Chief Joseph was a peace-minded eloquent political leader and acclaimed military genius. The Nez Perce lived peacefully in Idaho, hunting and trading with other tribes. They welcomed and fed Lewis and Clark in 1805 marking the beginning of a half century of peaceful co-existence with white people.
However starting in 1855 a series of treaties were forced on Nez Perce calling for relinquishing control of 95% of the 13 million acres where they had live, hunted and fished and to settle on a small reservation. Bridling at these and other injustices the Indians ended up in a war with the United States in 1877. Chief Joseph led 300 warriors and 500 women and children in an epic four month long flight toward freedom through some of the most difficult terrain in the American West. His guerrilla campaign eluded pursuing U.S. troops over 1,300 miles brilliantly defeating the U.S. Army in 7 major battles. Hungry, cold, and outnumbered the before surrendering to General Nelson Miles within 40 miles of the Canadian border and sanctuary where he hoped to join Sitting Bull’s band.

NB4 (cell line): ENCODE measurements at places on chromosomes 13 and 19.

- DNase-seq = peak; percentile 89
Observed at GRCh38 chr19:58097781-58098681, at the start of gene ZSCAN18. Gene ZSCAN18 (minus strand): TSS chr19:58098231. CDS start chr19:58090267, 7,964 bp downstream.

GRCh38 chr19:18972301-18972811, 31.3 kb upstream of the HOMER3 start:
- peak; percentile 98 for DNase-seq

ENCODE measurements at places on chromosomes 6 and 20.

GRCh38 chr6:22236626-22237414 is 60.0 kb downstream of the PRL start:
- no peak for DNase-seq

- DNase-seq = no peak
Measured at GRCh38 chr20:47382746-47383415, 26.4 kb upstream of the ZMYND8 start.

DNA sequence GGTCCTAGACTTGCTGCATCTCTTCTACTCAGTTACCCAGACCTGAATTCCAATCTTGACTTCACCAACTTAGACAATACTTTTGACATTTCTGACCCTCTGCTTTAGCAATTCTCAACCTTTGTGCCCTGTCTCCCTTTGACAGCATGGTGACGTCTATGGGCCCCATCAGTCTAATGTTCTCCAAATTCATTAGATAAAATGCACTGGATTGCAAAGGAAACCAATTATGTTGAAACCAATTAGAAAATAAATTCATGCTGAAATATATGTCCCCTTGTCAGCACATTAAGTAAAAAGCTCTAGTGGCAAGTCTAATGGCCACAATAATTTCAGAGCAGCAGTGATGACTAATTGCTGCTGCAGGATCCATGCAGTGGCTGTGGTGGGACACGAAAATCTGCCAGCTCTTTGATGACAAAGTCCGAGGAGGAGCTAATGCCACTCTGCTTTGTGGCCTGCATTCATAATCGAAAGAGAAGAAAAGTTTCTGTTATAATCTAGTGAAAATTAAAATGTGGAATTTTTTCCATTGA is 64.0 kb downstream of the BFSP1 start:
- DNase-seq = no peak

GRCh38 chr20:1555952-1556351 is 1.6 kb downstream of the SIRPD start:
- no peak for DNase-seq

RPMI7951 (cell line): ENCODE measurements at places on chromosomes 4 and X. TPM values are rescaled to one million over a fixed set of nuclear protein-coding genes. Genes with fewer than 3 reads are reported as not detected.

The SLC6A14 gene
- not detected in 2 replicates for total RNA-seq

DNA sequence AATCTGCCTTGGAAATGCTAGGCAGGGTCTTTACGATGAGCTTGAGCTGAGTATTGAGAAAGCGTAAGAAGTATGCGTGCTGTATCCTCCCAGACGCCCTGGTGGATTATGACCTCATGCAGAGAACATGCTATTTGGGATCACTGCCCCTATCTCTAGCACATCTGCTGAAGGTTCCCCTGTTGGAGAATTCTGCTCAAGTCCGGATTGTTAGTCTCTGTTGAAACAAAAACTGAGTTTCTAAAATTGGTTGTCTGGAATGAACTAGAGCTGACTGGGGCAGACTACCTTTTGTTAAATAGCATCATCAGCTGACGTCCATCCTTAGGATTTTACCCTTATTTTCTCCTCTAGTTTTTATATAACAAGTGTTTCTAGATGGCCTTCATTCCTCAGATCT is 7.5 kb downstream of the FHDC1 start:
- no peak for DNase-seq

After being held prisoner in Kansas, where five of his children died of disease, Chief Joseph became a tireless and well publicized champion for this people’s right to return to their homelands in Oregon’s Wallowa Valley. Chief Joseph was never allowed to return home. He died in 1904 at the Colville Reservation in Washington State.